Archive for August 26th, 2012

August 26, 2012

Stirpiculture

John Humphrey Noyes

Stirpiculture [stur-pi-kuhl-cher] is a word coined by John Humphrey Noyes, founder of the Oneida Community (a religious commune founded in 1848 in Oneida, New York, which practiced group marriage), to refer to eugenics, or the breeding of humans to achieve desired perfections within the species. Noyes derived stirpiculture from the Latin word ‘stirps,’ which means ‘stock, stem, or root.’

Up until the late 1860s, John Humphrey Noyes believed in only having children with purpose and preparation. In his society, it was not simply about the preparedness of the parents, but rather the preparedness of the community to support a new generation. In the early years of the community, when poverty was an issue, the community did not feel adequately prepared to take on the raising and support of children. Therefore, procreation was discouraged in these early days before the financial successes of trap-building. An ‘accidental’ conception was thought to be a failure in male continence, the act that was meant to prevent unwanted pregnancies through the withholding of male ejaculation during intercourse.

read more »

August 26, 2012

Electro House

Benny Benassi

Electro house is a subgenre of house music influenced by 1980s music. The term has been used to describe the music of many of the world’s top DJs, such as David Guetta, deadmau5, Skrillex, and Tiësto. Electro house, sometimes resembling tech house (a hybrid of techno with house), typically retains elements of house music and can incorporate electro-influenced synths and samples.

It often has a ‘dirty’ bass sound created from saw waves with compression and distortion. The exact origins of the genre are uncertain; it has sometimes been seen as a fusion of electro and house; or a term using ‘electro’ as an adjective (meaning ‘futuristic’ or ‘hard’). French house, by artists such as Justice and especially Daft Punk, has also been considered a strong influence.

read more »

Tags:
August 26, 2012

Molecular Mixology

Spherification

Molecular Mixology is the term applied to the process of creating cocktails using the scientific equipment and techniques of molecular gastronomy. These methods enable the creation of greater intensities and varieties of flavor, flavor combinations, and different ways of presenting drinks, for example using gels, powders, foams, atomized sprays, etc., as well as affecting the aesthetic qualities of the cocktail.

‘The Art of Drink’ website suggests that the earliest example of what we now call molecular mixology is the long-established bartending practice of layering ingredients in cocktails. This experimentation with the density and viscosity of fluids uses the principles of scientific investigation that are fundamental to molecular mixology.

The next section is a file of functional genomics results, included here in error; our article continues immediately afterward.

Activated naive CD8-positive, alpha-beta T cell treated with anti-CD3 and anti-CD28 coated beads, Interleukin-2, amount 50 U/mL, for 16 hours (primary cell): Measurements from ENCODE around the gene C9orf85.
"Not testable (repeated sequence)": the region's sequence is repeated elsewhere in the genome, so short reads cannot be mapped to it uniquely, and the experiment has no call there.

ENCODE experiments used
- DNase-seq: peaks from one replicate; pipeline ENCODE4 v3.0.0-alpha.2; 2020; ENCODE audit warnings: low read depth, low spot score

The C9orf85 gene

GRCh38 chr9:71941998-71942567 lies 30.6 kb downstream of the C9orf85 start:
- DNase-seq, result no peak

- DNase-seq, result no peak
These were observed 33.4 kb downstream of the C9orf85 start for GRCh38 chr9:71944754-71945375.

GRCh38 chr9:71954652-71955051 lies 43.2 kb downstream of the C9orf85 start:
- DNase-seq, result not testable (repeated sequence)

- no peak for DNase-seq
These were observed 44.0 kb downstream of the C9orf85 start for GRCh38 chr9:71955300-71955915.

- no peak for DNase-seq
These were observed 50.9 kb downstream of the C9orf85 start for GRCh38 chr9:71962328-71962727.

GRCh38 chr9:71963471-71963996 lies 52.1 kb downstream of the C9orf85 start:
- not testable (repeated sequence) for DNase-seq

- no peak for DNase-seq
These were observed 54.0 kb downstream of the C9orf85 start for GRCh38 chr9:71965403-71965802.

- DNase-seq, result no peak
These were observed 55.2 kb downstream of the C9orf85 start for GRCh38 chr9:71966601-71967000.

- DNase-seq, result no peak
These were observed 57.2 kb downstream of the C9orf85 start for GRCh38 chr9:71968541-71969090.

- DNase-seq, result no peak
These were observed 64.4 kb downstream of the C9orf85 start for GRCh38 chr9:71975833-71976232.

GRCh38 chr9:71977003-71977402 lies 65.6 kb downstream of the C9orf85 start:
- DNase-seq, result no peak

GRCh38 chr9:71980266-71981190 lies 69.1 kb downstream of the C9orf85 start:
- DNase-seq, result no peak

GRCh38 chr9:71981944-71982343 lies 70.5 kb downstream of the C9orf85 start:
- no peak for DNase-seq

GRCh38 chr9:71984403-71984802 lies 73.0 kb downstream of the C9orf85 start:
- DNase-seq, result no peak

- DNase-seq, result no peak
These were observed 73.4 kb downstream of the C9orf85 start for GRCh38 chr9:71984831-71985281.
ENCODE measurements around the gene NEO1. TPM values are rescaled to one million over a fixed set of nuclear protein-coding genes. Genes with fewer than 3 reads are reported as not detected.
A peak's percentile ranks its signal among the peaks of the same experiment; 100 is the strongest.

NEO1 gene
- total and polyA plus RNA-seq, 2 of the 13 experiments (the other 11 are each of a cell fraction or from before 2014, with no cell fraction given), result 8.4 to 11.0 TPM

read more »

August 26, 2012

Open Container Laws

Drinking in public

In the United States, open container laws regulate or prohibit the existence of open containers of alcohol in certain areas. Typically these laws concern public places, such as parks and vehicles. The purpose of these laws is to restrict public intoxication, especially the dangerous act of operating a vehicle while intoxicated. Open container laws are state laws, rather than federal laws; thus they vary from state to state.

The vast majority of U.S. states and localities prohibit possessing and/or consuming an open container of alcohol in public places, such as on the street. However, the definition of ‘public place’ is not always clear. California is unique in that it does have a state law on the books, but similar to states that have no law, the state law only applies to areas that the ‘city, county, or city and county have enacted an ordinance’ in. Open container restrictions are not always rigorously enforced, and open containers may in fact be legally permitted in nominally private events which are open to the public. This is especially true in downtown districts and during holidays and sporting events and tailgate parties.

read more »

August 26, 2012

Botellón

Drinking in public

Botellón [boh-tay-yone] (Spanish for ‘big bottle’), called ‘litros’ in Cantabria, is ‘mass meeting of young people between 13 and 24 years, mainly in open areas of free access, to consume drinks previously purchased in shops, listen to music, and talk.’ It emerged as an alternative to bars, discos or clubs, but normally is a previous step before going to such locations.

Although the origins of botellón started in Andalucia during the 1980s as a way for Andalucian workers to be able to enjoy a cheap drink outdoors instead of conforming to the prices that were offered in the bars, young people and especially students adopted it in the 90s, appearing for the first time formally in the city of Cáceres, in connection with the riots caused by the advance of the closing time for the nightclubs. Today it is a standard practice among the nightlife youth and even regulated in many cities.

read more »

Tags:
August 26, 2012

Drinking in Public

Drinking in public

Social customs and laws on drinking alcohol in public vary significantly around the world. In some countries, such as the United States and the Muslim world, public drinking is almost universally condemned or outlawed, while in other countries, such as New Zealand and Japan, public drinking and public intoxication are legal (although local often authorities have power to pass bylaws declaring liquor-free zones).

Opponents of drinking in public argue that it encourages overconsumption of alcohol and binge drinking, rowdiness and violence, and propose that people should instead drink at private businesses such as public houses, bars or clubs, where a bartender may prevent overconsumption and where rowdiness can be better controlled by the fact that one is sitting down and security or bouncers may be present. Alternatively, one may drink at home.

read more »